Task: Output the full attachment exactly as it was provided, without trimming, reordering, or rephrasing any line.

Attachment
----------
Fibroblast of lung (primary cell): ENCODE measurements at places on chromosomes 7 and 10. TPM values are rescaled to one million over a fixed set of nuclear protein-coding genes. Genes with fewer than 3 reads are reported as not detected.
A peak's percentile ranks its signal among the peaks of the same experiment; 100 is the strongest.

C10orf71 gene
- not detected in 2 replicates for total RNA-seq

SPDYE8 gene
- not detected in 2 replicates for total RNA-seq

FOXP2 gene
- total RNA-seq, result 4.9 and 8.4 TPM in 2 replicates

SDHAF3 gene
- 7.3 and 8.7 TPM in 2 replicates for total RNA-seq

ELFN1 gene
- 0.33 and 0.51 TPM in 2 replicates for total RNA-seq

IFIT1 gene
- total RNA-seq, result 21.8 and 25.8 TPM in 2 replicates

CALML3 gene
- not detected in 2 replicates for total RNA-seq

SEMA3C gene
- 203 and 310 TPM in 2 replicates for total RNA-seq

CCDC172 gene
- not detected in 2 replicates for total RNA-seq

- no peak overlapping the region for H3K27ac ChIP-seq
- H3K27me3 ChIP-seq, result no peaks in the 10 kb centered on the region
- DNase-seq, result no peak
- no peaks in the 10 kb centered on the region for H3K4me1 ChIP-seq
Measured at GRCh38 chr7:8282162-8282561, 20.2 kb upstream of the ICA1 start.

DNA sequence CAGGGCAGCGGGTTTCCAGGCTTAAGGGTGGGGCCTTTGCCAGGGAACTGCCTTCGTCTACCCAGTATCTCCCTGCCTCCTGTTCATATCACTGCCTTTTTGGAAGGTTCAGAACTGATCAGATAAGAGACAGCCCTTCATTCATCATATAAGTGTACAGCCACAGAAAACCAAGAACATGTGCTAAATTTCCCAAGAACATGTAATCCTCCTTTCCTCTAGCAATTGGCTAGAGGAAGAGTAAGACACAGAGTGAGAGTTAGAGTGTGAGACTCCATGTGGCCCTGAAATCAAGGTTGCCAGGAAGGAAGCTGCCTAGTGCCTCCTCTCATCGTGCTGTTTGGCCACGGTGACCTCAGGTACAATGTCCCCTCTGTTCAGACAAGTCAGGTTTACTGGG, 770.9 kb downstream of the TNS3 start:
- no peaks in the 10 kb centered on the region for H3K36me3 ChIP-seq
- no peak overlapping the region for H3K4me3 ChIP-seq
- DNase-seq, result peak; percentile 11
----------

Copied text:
Fibroblast of lung (primary cell): ENCODE measurements at places on chromosomes 7 and 10. TPM values are rescaled to one million over a fixed set of nuclear protein-coding genes. Genes with fewer than 3 reads are reported as not detected.
A peak's percentile ranks its signal among the peaks of the same experiment; 100 is the strongest.

C10orf71 gene
- not detected in 2 replicates for total RNA-seq

SPDYE8 gene
- not detected in 2 replicates for total RNA-seq

FOXP2 gene
- total RNA-seq, result 4.9 and 8.4 TPM in 2 replicates

SDHAF3 gene
- 7.3 and 8.7 TPM in 2 replicates for total RNA-seq

ELFN1 gene
- 0.33 and 0.51 TPM in 2 replicates for total RNA-seq

IFIT1 gene
- total RNA-seq, result 21.8 and 25.8 TPM in 2 replicates

CALML3 gene
- not detected in 2 replicates for total RNA-seq

SEMA3C gene
- 203 and 310 TPM in 2 replicates for total RNA-seq

CCDC172 gene
- not detected in 2 replicates for total RNA-seq

- no peak overlapping the region for H3K27ac ChIP-seq
- H3K27me3 ChIP-seq, result no peaks in the 10 kb centered on the region
- DNase-seq, result no peak
- no peaks in the 10 kb centered on the region for H3K4me1 ChIP-seq
Measured at GRCh38 chr7:8282162-8282561, 20.2 kb upstream of the ICA1 start.

DNA sequence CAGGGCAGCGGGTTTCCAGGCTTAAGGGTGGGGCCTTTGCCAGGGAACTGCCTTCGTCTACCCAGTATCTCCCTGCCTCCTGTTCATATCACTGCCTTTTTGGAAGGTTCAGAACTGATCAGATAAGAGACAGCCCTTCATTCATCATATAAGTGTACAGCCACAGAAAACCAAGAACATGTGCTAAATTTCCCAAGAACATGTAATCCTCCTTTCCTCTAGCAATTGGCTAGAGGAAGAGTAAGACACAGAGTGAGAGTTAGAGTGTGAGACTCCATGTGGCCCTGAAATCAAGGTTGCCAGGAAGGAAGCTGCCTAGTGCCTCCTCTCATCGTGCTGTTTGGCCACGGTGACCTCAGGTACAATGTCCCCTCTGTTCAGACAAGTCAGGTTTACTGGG, 770.9 kb downstream of the TNS3 start:
- no peaks in the 10 kb centered on the region for H3K36me3 ChIP-seq
- no peak overlapping the region for H3K4me3 ChIP-seq
- DNase-seq, result peak; percentile 11